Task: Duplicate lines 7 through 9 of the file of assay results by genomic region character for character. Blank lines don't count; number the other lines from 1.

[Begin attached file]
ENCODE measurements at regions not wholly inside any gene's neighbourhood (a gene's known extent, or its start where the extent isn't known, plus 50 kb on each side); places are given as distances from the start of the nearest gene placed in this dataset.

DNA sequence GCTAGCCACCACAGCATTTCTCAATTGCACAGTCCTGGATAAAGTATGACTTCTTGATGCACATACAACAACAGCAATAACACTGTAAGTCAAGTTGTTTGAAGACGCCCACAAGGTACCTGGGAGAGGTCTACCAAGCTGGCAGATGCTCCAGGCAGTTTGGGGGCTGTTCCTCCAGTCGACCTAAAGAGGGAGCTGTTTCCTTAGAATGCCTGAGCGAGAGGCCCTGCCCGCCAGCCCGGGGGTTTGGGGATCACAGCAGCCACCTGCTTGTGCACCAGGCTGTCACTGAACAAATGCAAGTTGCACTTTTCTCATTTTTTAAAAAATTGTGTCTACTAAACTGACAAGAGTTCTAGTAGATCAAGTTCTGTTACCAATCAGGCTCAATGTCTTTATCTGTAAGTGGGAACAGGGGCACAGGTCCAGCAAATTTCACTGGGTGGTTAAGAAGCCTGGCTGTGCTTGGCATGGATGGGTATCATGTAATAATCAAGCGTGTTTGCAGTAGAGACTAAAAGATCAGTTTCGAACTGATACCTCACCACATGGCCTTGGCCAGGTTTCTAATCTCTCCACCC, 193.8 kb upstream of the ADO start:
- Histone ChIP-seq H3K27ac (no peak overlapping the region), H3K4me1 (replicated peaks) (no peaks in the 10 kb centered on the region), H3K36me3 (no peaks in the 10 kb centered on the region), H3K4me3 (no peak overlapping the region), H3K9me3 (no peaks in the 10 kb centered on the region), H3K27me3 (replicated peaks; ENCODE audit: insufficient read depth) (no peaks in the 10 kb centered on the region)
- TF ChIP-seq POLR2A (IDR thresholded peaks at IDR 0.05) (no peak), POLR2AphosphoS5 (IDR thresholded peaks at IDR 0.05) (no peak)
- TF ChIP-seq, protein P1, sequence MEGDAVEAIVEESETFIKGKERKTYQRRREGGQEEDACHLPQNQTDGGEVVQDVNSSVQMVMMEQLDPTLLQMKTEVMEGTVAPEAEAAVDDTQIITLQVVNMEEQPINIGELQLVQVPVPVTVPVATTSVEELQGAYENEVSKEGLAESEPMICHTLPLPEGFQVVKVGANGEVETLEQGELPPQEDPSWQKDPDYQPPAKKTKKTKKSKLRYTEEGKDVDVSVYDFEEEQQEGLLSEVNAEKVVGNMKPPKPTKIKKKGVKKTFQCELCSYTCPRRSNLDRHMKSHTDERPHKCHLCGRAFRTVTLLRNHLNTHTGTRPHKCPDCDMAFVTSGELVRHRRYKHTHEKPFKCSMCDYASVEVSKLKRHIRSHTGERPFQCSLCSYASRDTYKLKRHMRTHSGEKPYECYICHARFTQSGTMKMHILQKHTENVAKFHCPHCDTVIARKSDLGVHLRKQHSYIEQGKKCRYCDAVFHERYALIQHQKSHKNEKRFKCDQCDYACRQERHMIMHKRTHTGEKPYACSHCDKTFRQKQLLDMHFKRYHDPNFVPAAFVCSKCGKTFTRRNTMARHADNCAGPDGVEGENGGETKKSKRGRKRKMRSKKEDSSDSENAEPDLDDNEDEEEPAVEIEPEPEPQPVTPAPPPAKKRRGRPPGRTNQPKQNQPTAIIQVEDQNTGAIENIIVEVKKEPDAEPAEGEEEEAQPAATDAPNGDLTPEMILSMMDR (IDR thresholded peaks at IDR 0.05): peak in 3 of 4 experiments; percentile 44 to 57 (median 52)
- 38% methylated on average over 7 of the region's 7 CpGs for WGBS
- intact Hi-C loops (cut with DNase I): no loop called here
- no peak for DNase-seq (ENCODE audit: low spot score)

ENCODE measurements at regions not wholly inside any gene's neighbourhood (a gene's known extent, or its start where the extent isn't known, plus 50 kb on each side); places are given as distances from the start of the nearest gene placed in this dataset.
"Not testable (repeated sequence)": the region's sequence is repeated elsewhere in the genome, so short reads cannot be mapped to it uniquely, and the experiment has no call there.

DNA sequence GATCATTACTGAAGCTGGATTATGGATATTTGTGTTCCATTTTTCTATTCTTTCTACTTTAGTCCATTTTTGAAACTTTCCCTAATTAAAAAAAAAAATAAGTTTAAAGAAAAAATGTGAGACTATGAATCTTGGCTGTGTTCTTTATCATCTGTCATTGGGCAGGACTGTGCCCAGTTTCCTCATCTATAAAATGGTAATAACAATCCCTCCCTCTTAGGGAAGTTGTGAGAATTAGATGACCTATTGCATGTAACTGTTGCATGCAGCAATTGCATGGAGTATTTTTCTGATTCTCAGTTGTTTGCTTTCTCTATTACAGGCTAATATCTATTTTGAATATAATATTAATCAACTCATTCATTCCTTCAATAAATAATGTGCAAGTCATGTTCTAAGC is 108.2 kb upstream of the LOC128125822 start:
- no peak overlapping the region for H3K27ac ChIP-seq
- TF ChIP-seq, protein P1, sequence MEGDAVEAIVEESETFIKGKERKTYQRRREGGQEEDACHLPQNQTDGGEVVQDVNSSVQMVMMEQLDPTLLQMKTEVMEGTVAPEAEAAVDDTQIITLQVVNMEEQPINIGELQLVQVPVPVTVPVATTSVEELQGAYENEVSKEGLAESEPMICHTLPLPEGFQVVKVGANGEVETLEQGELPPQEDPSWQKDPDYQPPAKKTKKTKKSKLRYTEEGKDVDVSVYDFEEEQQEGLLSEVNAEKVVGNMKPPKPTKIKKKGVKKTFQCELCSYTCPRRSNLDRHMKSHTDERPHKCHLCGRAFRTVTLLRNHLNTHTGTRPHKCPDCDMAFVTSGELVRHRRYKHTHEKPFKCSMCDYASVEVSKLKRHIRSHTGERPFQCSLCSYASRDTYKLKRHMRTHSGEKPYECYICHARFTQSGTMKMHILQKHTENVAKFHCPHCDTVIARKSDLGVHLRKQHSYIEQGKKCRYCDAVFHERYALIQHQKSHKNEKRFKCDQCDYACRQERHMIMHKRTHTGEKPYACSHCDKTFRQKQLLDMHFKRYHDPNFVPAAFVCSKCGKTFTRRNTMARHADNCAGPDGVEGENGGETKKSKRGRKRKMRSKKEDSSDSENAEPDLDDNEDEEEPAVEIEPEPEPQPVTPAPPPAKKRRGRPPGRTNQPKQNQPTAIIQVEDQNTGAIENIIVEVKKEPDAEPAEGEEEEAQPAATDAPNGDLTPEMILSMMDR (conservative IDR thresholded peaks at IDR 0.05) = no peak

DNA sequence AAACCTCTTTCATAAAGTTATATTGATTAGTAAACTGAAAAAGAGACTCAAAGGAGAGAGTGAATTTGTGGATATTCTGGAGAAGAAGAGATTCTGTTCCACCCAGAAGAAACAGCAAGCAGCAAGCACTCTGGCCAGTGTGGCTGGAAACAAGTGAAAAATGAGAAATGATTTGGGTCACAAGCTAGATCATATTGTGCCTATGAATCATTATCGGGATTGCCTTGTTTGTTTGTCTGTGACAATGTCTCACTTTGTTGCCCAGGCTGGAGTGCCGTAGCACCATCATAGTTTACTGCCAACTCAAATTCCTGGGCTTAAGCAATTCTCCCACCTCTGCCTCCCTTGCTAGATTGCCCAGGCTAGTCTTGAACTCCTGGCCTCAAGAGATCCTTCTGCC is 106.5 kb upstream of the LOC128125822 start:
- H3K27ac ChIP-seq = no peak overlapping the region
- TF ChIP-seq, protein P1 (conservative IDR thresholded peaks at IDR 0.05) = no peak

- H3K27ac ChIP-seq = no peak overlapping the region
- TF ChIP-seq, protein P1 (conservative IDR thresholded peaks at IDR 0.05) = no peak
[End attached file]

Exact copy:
- intact Hi-C loops (cut with DNase I): no loop called here
- no peak for DNase-seq (ENCODE audit: low spot score)

ENCODE measurements at regions not wholly inside any gene's neighbourhood (a gene's known extent, or its start where the extent isn't known, plus 50 kb on each side); places are given as distances from the start of the nearest gene placed in this dataset.